Tracing Immigrants Arrival SocietiesEdit This Page
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Societies often collect helpful records such as family and local histories, oral histories, church records, newspapers, cemetery record collections, passenger lists, manuscripts, organization membership applications, early settler indexes, military records, directories, and so on. Genealogical and historical societies are organized almost everywhere. Historical societies for most ethnic and religious groups also exist—for example, the American Historical Society of Germans from Russia. Also search for pioneer or old settler societies. Contact these societies to learn about their services and hours. They are usually very cooperative and can help you find good local researchers. Your public library normally has guides to help locate these organizations. Two North American guides are—
- Directory of Historical Organizations in the United States and Canada. 14th ed. Nashville: American Association for State and Local History, 1990. (FHL book 970 H24d.)
- Bentley, Elizabeth Petty. The Genealogist's Address Book. Baltimore: Genealogical Publishing Co., 1991. (FHL book 973 D24ben.)
The records of societies an immigrant joined during his or her life are harder to locate. Foreigners often received financial and other assistance from immigrant aid societies. An immigrant may have sent money back to his family or brought relatives from the old country through an immigrant aid society. These societies were usually associated with ethnic, religious, or community organizations. The Perpetual Emigration Fundis an example of a Latter-day Saint immigrant aid society. The Hebrew Immigrant Aid Societyassisted Jewish people. Chinese clans organized immigrant aid societies to help immigrants to America, Australia, and Southeast Asia. Their records are some of the best sources for tracing Chinese emigrants. Ask local and ethnic historical societies about records and addresses of immigrant aid societies that operated in the area.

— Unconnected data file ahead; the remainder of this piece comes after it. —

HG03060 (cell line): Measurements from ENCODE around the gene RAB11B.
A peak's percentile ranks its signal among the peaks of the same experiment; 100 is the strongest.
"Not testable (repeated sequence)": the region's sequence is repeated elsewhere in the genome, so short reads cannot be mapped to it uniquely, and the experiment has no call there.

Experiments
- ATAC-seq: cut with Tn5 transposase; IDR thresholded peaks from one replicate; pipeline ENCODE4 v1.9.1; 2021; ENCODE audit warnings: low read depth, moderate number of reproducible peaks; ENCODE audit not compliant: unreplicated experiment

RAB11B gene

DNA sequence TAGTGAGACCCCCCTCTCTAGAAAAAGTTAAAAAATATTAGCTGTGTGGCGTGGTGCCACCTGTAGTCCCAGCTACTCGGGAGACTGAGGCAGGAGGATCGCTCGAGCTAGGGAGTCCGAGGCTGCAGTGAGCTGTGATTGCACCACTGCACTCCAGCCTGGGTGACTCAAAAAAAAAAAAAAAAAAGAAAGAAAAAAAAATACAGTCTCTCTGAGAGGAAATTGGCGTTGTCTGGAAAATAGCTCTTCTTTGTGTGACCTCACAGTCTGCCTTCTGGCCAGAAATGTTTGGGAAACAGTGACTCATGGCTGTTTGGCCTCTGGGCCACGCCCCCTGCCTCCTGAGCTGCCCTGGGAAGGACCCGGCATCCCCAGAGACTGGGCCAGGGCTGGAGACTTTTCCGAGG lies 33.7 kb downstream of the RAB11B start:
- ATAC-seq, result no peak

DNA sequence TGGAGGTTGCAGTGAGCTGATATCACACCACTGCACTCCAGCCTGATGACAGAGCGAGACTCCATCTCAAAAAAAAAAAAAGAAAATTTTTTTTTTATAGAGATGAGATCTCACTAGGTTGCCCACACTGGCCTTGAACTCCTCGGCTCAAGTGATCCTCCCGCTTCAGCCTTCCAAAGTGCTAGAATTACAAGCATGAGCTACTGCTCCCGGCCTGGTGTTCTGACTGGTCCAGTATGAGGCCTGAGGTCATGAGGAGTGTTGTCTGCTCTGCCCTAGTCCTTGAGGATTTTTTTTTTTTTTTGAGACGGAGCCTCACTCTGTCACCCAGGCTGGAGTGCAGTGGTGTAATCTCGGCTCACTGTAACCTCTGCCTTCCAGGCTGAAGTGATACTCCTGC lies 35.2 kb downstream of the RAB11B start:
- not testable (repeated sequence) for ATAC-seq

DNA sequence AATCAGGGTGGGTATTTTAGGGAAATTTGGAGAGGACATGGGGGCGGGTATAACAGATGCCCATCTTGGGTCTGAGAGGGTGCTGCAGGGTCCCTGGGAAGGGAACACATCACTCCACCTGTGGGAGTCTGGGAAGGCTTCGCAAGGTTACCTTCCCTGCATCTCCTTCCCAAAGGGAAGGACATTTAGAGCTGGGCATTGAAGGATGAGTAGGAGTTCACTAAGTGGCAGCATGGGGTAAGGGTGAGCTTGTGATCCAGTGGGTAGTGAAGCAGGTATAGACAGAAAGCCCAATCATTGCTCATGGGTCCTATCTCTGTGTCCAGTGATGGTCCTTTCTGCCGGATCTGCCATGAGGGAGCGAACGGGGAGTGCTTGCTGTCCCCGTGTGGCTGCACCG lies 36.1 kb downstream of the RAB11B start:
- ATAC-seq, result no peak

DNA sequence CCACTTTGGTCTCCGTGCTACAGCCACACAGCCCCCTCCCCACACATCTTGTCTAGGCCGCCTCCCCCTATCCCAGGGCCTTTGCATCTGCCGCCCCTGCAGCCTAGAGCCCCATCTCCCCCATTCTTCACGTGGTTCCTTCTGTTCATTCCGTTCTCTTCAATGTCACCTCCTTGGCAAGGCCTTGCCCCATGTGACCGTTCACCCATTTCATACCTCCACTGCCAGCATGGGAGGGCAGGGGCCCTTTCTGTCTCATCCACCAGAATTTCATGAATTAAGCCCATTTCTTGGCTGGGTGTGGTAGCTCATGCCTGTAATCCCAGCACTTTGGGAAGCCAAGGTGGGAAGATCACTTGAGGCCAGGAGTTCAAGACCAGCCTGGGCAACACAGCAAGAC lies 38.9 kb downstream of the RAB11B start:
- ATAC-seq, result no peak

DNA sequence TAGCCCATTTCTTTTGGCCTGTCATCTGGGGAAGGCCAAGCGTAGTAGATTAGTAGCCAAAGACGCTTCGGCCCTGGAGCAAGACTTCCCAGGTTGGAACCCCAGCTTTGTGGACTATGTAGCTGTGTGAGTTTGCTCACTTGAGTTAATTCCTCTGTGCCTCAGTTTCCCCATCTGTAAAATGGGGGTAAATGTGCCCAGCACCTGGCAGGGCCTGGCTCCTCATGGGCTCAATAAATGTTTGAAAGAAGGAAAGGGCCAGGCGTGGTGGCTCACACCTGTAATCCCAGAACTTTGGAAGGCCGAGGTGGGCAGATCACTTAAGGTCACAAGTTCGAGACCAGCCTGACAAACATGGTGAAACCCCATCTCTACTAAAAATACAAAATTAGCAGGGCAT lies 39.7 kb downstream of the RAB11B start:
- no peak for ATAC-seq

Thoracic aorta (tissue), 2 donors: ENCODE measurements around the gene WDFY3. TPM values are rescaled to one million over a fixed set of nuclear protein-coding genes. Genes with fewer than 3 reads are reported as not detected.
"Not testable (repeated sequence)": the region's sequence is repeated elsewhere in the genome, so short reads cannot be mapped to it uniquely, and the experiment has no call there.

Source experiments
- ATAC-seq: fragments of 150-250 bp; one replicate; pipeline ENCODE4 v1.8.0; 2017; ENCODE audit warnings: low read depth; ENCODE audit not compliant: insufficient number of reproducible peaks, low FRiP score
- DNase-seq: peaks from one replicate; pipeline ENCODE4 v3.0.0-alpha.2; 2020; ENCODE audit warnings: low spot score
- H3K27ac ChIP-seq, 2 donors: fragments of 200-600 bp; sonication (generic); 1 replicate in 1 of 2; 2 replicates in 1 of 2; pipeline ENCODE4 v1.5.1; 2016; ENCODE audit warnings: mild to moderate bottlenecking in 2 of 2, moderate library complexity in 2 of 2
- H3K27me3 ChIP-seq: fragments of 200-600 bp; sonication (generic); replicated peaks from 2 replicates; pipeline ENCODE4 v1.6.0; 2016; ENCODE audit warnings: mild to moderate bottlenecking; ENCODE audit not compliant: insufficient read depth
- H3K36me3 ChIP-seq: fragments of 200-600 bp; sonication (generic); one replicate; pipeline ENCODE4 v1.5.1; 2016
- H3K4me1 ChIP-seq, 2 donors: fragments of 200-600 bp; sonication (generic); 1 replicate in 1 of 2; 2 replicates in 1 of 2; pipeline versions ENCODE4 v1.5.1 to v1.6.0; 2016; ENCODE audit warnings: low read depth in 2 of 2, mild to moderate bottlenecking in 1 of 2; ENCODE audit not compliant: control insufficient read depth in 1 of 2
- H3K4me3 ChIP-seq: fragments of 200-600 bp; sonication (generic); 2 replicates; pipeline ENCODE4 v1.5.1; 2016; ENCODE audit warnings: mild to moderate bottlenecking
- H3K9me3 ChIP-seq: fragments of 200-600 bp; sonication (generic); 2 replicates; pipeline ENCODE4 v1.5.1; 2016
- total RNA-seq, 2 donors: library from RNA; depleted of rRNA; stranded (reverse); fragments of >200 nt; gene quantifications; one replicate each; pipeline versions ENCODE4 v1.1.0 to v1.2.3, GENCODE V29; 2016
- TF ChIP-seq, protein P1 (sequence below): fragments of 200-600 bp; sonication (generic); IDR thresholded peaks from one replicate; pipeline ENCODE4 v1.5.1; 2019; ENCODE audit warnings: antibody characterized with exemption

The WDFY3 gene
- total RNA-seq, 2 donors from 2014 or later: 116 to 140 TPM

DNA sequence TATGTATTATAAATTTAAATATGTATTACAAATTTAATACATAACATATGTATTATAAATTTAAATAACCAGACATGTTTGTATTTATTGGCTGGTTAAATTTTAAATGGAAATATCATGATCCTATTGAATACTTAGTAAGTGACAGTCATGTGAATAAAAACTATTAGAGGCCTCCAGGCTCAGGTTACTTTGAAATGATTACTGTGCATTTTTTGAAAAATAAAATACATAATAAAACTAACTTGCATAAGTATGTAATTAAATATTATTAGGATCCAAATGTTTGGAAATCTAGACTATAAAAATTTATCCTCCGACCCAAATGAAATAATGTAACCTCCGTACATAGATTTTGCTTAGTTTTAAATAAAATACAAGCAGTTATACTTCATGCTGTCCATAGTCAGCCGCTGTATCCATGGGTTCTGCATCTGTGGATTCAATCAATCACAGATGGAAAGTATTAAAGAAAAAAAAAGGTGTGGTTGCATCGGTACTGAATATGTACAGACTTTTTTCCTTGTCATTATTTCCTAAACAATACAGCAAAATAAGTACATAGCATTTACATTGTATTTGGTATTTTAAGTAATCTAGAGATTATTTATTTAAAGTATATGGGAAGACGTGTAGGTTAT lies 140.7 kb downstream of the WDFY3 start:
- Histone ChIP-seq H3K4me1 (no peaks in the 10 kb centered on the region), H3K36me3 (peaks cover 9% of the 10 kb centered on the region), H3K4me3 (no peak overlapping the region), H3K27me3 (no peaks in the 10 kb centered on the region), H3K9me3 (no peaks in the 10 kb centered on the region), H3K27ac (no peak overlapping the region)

After the immigrant settled, he or she may have sought the company of people with similar interests and joined an ethnic or fraternal organization like the Veterans of Foreign Wars, a German-American Club, a Jewish Landsmanschaft, the Grange, a Masonic lodge, the Sons of Italy, or the National Slovak Society. These societies have a vast amount of personal information in membership records and insurance files. (Ethnic fraternal organizations served as the insurance companies of the nineteenth century.)
Although they may be difficult to locate, ethnic and fraternal society records sometimes provide crucial immigration information. A book that helps locate ethnic associations is—
- Encyclopedia of Associations. Annual. Detroit: Gale Research, 25th ed. in 1991. (FHL book 973 E4gr.) See section 10, “Fraternal, Foreign Interest, Nationality, and Ethnic Organizations.”
For a description of ethnic association records, see—
- Records of Ethnic Fraternal Benefit Associations in the United States: Essays and Inventories. St. Paul: Minn.: Immigration History Research Center, University of Minnesota, 1981. (FHL book 973 F24r.)
For addresses and descriptions of many ethnic groups, see—
- Wynar, Lubomyr R. Encyclopedic Directory of Ethnic Organizations in the United States. Littleton, Colo.: Libraries Unlimited, 1975. (FHL book 305.8 W99e.)
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